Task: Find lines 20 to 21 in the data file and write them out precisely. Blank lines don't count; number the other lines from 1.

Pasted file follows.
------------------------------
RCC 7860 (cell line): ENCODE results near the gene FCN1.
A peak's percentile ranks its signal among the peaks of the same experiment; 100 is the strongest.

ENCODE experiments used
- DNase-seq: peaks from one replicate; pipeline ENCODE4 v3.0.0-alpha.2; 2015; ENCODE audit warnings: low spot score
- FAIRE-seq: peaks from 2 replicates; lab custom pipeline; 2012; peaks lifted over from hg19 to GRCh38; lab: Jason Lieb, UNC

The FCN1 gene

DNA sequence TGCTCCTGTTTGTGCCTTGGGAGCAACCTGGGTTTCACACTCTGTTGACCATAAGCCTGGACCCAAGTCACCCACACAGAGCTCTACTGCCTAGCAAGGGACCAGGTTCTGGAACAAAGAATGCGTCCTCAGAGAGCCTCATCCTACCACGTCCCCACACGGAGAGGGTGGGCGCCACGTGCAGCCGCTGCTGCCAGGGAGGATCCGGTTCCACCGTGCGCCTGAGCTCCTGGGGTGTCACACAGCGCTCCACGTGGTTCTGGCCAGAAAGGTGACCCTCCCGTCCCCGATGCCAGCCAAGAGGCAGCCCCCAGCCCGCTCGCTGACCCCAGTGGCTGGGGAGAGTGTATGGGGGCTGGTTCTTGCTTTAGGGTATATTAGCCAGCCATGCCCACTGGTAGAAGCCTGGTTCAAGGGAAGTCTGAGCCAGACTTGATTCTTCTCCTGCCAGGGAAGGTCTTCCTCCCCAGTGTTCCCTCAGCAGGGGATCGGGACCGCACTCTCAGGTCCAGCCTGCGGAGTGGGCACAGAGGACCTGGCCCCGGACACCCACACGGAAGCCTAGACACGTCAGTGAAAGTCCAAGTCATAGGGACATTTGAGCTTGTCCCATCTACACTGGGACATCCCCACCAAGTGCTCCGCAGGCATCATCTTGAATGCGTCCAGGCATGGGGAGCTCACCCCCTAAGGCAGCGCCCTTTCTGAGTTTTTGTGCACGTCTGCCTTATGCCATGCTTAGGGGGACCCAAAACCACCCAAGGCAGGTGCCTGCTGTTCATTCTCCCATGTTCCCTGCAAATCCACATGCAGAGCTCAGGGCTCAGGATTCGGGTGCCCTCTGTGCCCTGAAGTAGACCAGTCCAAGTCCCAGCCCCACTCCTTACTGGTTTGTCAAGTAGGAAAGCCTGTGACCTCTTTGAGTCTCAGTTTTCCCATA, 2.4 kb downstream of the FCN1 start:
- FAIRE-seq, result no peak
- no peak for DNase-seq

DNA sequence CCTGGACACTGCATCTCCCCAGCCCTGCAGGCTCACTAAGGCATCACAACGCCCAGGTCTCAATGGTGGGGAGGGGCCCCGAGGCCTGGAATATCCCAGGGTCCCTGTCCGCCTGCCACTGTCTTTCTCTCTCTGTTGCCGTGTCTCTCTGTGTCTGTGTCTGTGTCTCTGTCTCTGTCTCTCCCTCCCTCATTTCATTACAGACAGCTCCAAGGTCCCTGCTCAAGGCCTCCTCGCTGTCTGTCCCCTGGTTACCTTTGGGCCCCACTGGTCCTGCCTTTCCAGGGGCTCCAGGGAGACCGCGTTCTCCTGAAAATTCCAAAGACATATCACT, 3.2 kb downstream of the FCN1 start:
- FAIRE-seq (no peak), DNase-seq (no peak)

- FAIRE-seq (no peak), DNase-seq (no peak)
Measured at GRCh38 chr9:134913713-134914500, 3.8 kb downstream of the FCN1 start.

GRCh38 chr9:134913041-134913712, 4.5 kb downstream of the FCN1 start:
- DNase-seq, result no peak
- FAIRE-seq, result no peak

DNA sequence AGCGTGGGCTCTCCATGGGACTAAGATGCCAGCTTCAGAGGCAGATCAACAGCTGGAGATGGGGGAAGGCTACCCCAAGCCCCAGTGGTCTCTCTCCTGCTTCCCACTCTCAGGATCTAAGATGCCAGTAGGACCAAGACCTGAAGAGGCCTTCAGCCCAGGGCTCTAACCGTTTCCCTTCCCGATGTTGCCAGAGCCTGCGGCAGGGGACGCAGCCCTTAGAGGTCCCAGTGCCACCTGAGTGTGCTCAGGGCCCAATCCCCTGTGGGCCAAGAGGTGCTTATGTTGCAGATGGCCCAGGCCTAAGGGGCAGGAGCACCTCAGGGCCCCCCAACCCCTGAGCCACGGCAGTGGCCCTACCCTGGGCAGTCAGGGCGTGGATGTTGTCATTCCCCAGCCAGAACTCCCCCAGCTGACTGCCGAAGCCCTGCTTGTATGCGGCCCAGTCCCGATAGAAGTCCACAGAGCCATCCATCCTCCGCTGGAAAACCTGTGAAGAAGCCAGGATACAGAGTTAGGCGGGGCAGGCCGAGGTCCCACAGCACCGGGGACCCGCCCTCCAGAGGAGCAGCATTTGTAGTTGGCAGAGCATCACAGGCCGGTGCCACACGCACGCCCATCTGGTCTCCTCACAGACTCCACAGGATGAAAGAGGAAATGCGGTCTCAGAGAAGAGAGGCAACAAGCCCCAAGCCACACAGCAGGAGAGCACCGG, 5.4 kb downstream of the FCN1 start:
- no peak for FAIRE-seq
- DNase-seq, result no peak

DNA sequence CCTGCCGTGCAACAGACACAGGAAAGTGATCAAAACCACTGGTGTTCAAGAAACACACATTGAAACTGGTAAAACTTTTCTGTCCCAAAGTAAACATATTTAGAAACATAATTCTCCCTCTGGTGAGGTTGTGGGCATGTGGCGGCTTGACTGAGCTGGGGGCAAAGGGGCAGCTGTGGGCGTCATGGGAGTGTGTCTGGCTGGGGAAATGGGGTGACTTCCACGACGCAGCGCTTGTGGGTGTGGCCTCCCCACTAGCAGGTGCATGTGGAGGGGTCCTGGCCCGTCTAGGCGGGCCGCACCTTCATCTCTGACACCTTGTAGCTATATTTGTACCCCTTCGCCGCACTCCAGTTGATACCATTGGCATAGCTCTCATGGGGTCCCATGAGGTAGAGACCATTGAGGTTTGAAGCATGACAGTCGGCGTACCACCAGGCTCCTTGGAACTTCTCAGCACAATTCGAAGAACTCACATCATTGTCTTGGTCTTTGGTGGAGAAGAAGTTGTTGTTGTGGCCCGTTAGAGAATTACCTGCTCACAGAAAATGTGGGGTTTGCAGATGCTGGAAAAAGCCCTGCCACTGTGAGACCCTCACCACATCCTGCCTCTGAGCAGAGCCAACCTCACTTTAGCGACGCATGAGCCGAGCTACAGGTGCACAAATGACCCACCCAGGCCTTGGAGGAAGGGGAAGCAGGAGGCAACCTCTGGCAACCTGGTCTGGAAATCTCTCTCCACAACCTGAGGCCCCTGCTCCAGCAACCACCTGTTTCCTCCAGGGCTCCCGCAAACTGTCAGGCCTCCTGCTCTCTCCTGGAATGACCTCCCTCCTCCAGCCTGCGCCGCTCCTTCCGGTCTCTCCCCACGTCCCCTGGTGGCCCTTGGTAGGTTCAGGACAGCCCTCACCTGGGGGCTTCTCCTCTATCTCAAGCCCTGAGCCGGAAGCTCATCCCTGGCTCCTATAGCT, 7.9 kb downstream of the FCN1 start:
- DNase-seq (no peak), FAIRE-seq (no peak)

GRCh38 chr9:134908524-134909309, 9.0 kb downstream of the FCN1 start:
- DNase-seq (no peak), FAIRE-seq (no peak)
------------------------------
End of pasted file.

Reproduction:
DNA sequence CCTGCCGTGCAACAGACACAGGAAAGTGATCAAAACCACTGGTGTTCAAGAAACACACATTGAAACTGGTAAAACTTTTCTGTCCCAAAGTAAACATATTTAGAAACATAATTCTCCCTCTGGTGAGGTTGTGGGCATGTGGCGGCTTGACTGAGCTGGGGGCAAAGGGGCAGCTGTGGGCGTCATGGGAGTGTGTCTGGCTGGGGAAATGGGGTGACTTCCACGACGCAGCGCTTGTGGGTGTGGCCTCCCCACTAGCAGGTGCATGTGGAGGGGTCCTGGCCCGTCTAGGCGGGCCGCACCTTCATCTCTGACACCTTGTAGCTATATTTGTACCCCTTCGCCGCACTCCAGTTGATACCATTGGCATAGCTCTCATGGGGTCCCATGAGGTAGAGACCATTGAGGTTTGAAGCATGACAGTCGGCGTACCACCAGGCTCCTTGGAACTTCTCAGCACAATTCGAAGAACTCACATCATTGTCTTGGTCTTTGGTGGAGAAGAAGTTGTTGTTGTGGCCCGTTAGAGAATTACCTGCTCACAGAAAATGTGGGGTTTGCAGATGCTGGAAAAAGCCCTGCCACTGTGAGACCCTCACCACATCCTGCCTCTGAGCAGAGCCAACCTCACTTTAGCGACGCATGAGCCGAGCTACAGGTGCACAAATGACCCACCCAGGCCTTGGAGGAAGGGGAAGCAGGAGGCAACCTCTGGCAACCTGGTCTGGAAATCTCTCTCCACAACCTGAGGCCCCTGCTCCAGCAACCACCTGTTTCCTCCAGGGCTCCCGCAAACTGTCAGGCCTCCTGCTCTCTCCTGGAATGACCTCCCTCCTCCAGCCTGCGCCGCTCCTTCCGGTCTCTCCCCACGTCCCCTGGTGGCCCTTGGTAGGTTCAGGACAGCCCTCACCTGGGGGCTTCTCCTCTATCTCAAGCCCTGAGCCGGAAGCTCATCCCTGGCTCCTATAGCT, 7.9 kb downstream of the FCN1 start:
- DNase-seq (no peak), FAIRE-seq (no peak)